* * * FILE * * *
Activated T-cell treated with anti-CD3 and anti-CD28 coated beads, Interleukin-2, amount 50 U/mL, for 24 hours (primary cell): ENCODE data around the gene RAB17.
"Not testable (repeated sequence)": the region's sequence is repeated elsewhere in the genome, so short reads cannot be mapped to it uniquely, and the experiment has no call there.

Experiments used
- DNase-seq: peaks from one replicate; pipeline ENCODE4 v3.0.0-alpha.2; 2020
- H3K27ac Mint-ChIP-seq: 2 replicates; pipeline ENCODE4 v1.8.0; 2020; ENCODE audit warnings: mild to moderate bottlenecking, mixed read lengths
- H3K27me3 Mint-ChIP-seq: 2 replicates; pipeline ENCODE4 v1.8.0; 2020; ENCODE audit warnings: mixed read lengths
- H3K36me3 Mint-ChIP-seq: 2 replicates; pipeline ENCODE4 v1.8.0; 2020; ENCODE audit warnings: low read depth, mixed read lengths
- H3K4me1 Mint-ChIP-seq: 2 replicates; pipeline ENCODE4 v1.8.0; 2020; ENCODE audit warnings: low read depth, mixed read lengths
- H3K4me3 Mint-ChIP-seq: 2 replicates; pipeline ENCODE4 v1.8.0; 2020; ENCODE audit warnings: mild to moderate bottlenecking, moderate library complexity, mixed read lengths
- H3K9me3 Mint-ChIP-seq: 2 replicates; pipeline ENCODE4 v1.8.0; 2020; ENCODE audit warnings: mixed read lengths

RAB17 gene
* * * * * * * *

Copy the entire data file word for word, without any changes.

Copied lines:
Activated T-cell treated with anti-CD3 and anti-CD28 coated beads, Interleukin-2, amount 50 U/mL, for 24 hours (primary cell): ENCODE data around the gene RAB17.
"Not testable (repeated sequence)": the region's sequence is repeated elsewhere in the genome, so short reads cannot be mapped to it uniquely, and the experiment has no call there.

Experiments used
- DNase-seq: peaks from one replicate; pipeline ENCODE4 v3.0.0-alpha.2; 2020
- H3K27ac Mint-ChIP-seq: 2 replicates; pipeline ENCODE4 v1.8.0; 2020; ENCODE audit warnings: mild to moderate bottlenecking, mixed read lengths
- H3K27me3 Mint-ChIP-seq: 2 replicates; pipeline ENCODE4 v1.8.0; 2020; ENCODE audit warnings: mixed read lengths
- H3K36me3 Mint-ChIP-seq: 2 replicates; pipeline ENCODE4 v1.8.0; 2020; ENCODE audit warnings: low read depth, mixed read lengths
- H3K4me1 Mint-ChIP-seq: 2 replicates; pipeline ENCODE4 v1.8.0; 2020; ENCODE audit warnings: low read depth, mixed read lengths
- H3K4me3 Mint-ChIP-seq: 2 replicates; pipeline ENCODE4 v1.8.0; 2020; ENCODE audit warnings: mild to moderate bottlenecking, moderate library complexity, mixed read lengths
- H3K9me3 Mint-ChIP-seq: 2 replicates; pipeline ENCODE4 v1.8.0; 2020; ENCODE audit warnings: mixed read lengths

RAB17 gene